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12.41356 To the distance 266

2.42484 EXAMPLE VII. Plate 5. fig. 5: I wished to know the distance between a kirk and a mill, which were upon the other side of a river, I choose two stations, A and B, distant 400 links, and found the angles MAK 40°, KAB 64° 25', and ABM 56° 15', MBK 50° 8'. Required the distance between K the Kirk, and M the Mill.

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170 48

180 00

9 12 ang. AKB.

In the triangle AKM, to find the angles AMK, MKA. As AK+AM 3405

3.53212 to } fum 70° oo is to AK---AM 1395

3.14457 | add dif. 48° 23' So is tan. AMK+MKA 70° 10 43893

the greater 118 23

13.58350 | the less To tan. AMK-MKA 48° 23'10. 05138


21 37


To find the distance between M and K. As fine angle MKA 21° 37' 9:56631 is to MA 1905

3.00217 So is fine angle MAK 40°. 9.80807

12.81024 To the dist. of the objects 1754 3.24393

Note, The foregoing example may be performed, by ufing MB

and BK as the containing sides.

EXAMPLE VIII. Plate 5. fig. 6.

If the Peak of Teneriff be four miles above the level of the sta, and the angle of depression taken from the farthest visible point, be 87° 25' 55". Required the diameter of the earth, also the farthest visible point that can be seen from the Peak.

If the square of the visual ray, being a tangent to the earth, be divided by the height of the spectator's eye, above the level of the sea, the quotient will give the earth's diameter, and the height of the spectator's eye above the level more.

Demon. Because the straight line AC is equally divided at E, and produced to the point D, the rectangle AD, DC, together with the square of LC, is equal to the square of ED, but the square of ED is equal to the squares EB, BD, because DBE is 2 right angle; therefore, the rectangle AD, DC, together

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with the square of EC=EB, is equal to the squares EB, BD;

away the common square EB, and the remaining rectangle AD, DC, is equal to the square of BD the visual ray. And because the rectangle AD, DC, is equal to the square of BD, (Euclid. 17th. 6.) DC : DB : : DB : AD.: Therefore, DBP =AD and AD-DC=CA the diameter.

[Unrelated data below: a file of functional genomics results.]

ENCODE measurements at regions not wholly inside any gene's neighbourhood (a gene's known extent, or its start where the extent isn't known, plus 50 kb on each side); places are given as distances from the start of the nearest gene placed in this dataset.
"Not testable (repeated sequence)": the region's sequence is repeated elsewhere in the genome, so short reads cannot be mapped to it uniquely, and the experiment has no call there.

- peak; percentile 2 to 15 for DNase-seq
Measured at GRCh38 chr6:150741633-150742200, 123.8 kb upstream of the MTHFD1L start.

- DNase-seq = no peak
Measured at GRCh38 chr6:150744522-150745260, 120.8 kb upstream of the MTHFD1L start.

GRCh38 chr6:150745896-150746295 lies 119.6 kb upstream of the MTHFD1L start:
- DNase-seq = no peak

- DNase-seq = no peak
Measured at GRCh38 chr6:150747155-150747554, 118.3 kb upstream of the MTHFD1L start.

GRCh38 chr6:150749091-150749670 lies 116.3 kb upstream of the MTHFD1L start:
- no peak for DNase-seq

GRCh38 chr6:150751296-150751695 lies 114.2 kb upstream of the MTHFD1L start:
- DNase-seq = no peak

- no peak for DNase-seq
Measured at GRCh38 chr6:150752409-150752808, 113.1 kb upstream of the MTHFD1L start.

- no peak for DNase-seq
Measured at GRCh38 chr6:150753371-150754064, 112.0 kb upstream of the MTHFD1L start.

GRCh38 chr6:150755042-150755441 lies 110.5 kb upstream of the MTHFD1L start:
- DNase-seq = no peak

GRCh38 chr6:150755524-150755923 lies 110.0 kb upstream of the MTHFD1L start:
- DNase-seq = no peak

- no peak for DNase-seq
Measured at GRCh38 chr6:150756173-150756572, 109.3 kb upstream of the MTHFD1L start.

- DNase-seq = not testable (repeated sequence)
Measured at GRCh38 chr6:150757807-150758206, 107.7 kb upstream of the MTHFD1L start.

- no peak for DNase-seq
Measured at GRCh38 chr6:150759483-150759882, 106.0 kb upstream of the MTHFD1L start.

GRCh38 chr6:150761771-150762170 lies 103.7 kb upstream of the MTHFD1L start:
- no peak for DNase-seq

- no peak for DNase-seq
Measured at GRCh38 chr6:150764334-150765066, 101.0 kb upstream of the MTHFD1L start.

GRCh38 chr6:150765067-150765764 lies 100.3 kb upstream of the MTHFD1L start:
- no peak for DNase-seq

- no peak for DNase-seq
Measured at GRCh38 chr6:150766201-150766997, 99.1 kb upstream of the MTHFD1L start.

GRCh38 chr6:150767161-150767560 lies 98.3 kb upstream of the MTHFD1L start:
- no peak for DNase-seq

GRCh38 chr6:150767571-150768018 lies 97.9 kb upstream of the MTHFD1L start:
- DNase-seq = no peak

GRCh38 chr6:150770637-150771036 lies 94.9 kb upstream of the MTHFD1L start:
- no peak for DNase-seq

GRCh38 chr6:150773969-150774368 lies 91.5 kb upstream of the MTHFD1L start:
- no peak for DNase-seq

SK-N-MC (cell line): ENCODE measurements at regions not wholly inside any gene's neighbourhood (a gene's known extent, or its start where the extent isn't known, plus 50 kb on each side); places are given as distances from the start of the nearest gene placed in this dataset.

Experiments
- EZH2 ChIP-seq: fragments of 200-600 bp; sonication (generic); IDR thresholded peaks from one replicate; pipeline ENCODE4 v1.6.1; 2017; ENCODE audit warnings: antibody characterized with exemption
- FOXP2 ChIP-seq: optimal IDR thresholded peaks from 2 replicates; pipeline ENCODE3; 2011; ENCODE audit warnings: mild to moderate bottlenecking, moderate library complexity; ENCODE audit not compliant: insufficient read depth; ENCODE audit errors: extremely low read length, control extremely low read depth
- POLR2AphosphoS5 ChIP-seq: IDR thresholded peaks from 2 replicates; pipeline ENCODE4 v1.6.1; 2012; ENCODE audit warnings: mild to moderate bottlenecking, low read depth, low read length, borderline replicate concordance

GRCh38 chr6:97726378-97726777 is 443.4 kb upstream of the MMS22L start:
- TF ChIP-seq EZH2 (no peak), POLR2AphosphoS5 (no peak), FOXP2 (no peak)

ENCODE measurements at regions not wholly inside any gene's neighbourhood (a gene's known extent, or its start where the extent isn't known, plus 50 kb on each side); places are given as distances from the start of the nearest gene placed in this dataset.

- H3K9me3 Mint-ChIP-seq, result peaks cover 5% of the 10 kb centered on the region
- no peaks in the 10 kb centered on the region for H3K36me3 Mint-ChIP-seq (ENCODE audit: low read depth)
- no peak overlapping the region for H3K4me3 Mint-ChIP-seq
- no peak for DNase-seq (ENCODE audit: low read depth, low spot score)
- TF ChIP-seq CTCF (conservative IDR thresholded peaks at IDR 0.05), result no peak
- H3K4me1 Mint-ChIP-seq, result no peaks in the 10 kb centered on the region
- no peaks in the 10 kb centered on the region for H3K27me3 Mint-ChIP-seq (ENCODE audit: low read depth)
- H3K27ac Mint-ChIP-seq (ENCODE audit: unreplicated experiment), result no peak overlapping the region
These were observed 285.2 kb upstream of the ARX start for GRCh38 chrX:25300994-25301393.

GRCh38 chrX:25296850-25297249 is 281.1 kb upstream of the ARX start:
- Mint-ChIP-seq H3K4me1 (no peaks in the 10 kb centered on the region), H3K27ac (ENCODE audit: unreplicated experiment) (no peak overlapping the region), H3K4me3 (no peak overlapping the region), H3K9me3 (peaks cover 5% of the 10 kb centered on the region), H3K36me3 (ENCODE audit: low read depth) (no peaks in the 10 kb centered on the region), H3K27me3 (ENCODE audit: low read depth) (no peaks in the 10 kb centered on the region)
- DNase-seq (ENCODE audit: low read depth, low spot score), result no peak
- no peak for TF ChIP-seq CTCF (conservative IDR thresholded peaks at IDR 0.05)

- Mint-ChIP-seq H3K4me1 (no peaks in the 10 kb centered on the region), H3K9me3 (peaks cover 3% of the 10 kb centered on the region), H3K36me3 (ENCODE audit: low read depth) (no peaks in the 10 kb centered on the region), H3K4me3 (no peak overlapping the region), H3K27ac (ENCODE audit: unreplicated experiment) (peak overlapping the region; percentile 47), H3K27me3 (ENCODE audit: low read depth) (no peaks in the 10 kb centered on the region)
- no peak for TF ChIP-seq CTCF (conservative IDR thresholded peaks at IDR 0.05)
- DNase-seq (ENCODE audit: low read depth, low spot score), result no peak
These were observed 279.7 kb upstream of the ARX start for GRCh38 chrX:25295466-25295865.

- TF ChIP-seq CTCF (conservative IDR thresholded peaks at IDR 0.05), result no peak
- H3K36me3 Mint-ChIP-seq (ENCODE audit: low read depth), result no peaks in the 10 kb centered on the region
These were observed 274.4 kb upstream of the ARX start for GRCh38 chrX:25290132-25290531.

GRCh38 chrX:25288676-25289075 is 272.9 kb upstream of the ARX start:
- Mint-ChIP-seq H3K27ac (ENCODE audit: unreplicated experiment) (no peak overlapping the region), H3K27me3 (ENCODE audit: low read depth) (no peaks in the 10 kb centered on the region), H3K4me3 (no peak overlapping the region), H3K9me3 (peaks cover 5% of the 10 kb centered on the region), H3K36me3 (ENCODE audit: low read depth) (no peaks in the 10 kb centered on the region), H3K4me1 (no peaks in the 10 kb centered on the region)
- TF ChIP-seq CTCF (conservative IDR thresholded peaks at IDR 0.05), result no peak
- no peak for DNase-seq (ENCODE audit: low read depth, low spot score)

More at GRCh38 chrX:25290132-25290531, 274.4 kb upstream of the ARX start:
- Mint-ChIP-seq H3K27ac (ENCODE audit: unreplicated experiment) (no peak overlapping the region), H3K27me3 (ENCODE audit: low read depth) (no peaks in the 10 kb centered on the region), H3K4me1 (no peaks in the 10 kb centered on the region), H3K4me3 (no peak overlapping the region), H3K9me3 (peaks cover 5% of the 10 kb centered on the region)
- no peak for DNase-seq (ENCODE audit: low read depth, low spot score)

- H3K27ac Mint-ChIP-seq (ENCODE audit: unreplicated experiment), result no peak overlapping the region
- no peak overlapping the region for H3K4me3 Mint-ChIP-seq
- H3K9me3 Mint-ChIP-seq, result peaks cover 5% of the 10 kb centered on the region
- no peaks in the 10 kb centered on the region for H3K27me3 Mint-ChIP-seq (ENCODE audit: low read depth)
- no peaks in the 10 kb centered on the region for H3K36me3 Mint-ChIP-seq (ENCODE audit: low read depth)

To find FO.

To find CF. As rad. 90° 10.000oO As rad. 90°

I0.00000 is to DC 4 0.60206 is to DC 4.

0.60206 So sec. 87° 25' 55" 11.34866 So is tan. 87° 25' 55" 11.34822

TO FD 89.27

1.95072 | To CF 89.18


Here it must be observed, that if from any point without a circle, two straight lines be drawn to touch the circle, they are equal to one another, (Eucl 37. 3.); therefore, FC is equal to FB, but BF and FD make up BD the visual ray; consequently, it will be 89.18+89.27=178.45=BD, and 178.45=7961


=AD, and 7961–4=7957, the earth's diameter nearly.

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Several methods have been invented to find the earth's diameter, Mr Picart of the Academy of sciences at Paris, has proposed an exact method, by which, not only the equatorial and polar diameters may be known, but also the figure of the earth determined.

According to Mr Picart, ' a degree of the meridian at the latitude of 49° 21', was 57.06 French toises, each of which con. ( tains 6 feet of the same measure; from which it follows, that <if the earth be an exact sphere, the circumference of a great

circle of it, will be 123.249,600 Paris feet, and the semi• diameter of the earth, 19.615,800 feet: but the French mathematicians, who, of late, examined Mr Picarts observations,

affure us, that a degree in that latitude, is 57.183 toises. * They measured a degree in Lapland, in the latitude of 66° 20', 6 and found it to be 57.438 toises. By comparing these degrees, as well as by the observations on pendulums, and the theory

of gravity, it appears, that the earth is an oblate spheriod; 6 and the axis or diameter that passes through the poles, will be to the diameter of the equator, as 177 is to 178, or the earth will be 22 miles higher at the equator, than at the poles. A

degree has likewise been measured at the equator, and found
• to be considerably less than in the latitude of Paris, which
' confirms the oblate figure of the earth. Hence it appears,

that if the earth were of an uniform density from the surface
to the centre, then according to the theory of gravity, the me-
ridian would be elliptical, and the equatorial would exceed
the polar diameter, by about 44 miles. '

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PROBLEM JII. Plate 5. fig. 9.

To find the height of an object, by means of one fiaff:

Suppose the pole AB of an unkown height, BC a horizontal plane, and ED a staff of a known length. At any conve



venient distance from the pole, fix your staff perpendicular in the ground, then move backwards or forwards, till you find the point C, whence you may view the top of your staff, E, in a line with A the top of the object, then say, as CD:DE:: CB : BA the height of the object Fig. 67. plate 5.


Let BC be 80 feet, CD 5, and DE 4, required AB.

5:4: : 80





To measure the height of an object from the length of its fbadow.

Place any staff of a known length in the same plane with the object; then say, as the length of the staff's shadow, is to the length of the staff; fo is the length of the object's shadow: to its height.


Wanting to know the height of a steeple, whose shadow I found to be 200 feet, I fixed my staff perpendicular to the horizontal plane, the length of the staff, is 41 feet, and of the thadow, 6 feet, required the height of the steeple.

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